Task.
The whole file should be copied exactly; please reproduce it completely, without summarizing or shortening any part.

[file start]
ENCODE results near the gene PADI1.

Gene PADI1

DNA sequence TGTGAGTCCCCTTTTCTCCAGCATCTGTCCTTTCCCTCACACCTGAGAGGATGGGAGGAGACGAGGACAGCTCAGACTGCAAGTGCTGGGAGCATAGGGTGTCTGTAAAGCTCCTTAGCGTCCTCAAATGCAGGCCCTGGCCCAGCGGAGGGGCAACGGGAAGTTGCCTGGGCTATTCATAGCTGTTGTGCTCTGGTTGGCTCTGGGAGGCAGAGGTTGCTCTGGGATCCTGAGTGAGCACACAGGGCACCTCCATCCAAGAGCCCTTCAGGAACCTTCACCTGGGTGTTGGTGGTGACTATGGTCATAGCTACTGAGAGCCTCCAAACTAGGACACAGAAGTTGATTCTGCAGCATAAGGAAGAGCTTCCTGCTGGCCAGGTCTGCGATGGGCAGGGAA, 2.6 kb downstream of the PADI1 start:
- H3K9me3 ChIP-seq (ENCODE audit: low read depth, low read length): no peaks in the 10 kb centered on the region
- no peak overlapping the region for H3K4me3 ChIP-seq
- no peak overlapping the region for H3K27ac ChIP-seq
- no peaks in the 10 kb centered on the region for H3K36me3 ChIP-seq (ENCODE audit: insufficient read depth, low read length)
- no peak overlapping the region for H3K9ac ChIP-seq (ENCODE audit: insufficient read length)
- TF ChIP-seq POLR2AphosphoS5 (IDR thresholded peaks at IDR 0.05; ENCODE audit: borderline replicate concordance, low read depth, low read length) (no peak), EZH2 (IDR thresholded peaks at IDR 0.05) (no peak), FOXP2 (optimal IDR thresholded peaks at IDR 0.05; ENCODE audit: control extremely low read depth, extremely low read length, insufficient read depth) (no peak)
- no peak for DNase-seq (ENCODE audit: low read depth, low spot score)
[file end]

ENCODE results near the gene PADI1.

Gene PADI1

DNA sequence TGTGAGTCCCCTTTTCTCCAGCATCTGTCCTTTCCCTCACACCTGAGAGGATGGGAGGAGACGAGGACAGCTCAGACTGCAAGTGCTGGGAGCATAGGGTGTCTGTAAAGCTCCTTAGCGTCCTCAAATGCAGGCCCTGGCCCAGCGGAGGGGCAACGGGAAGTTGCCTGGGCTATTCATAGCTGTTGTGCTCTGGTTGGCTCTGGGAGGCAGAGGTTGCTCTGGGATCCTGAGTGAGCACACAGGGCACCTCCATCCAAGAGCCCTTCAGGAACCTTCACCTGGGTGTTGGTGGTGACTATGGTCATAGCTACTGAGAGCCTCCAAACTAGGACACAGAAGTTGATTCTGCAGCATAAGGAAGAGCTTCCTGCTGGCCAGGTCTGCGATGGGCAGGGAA, 2.6 kb downstream of the PADI1 start:
- H3K9me3 ChIP-seq (ENCODE audit: low read depth, low read length): no peaks in the 10 kb centered on the region
- no peak overlapping the region for H3K4me3 ChIP-seq
- no peak overlapping the region for H3K27ac ChIP-seq
- no peaks in the 10 kb centered on the region for H3K36me3 ChIP-seq (ENCODE audit: insufficient read depth, low read length)
- no peak overlapping the region for H3K9ac ChIP-seq (ENCODE audit: insufficient read length)
- TF ChIP-seq POLR2AphosphoS5 (IDR thresholded peaks at IDR 0.05; ENCODE audit: borderline replicate concordance, low read depth, low read length) (no peak), EZH2 (IDR thresholded peaks at IDR 0.05) (no peak), FOXP2 (optimal IDR thresholded peaks at IDR 0.05; ENCODE audit: control extremely low read depth, extremely low read length, insufficient read depth) (no peak)
- no peak for DNase-seq (ENCODE audit: low read depth, low spot score)